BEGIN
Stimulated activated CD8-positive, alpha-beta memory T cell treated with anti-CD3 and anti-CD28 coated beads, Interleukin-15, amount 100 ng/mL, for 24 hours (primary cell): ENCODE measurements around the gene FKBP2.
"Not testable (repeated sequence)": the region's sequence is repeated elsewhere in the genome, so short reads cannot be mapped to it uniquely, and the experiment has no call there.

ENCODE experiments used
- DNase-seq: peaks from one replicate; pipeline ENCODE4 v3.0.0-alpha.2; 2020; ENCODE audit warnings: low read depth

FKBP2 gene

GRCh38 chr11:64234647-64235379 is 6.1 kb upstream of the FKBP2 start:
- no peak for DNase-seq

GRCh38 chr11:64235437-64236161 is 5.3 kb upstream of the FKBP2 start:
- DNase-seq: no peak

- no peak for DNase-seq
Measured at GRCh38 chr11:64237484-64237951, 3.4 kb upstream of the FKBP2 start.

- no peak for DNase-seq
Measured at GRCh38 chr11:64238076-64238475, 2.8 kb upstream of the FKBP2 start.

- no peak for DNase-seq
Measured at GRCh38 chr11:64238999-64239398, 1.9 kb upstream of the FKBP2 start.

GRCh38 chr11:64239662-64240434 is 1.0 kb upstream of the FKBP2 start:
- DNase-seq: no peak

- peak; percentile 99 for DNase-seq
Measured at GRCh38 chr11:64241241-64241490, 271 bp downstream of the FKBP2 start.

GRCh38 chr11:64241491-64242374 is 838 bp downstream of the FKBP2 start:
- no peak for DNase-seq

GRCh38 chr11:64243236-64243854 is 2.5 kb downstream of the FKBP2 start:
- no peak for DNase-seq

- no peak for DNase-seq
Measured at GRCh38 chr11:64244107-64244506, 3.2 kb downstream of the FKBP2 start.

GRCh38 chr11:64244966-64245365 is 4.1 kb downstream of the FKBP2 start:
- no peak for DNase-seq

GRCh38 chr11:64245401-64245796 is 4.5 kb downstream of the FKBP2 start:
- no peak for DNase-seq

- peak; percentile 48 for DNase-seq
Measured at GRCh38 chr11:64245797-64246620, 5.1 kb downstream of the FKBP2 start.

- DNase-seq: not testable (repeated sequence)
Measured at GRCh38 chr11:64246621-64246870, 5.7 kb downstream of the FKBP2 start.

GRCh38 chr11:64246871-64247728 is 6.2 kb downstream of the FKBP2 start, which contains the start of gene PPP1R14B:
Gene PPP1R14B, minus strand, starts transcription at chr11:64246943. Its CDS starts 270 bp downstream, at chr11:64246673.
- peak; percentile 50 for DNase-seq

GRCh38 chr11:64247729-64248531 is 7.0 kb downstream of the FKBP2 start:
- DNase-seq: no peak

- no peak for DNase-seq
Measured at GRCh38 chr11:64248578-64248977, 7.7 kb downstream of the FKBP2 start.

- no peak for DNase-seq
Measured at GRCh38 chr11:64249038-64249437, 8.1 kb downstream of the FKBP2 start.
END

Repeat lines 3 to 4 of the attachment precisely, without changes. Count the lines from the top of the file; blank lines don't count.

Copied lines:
ENCODE experiments used
- DNase-seq: peaks from one replicate; pipeline ENCODE4 v3.0.0-alpha.2; 2020; ENCODE audit warnings: low read depth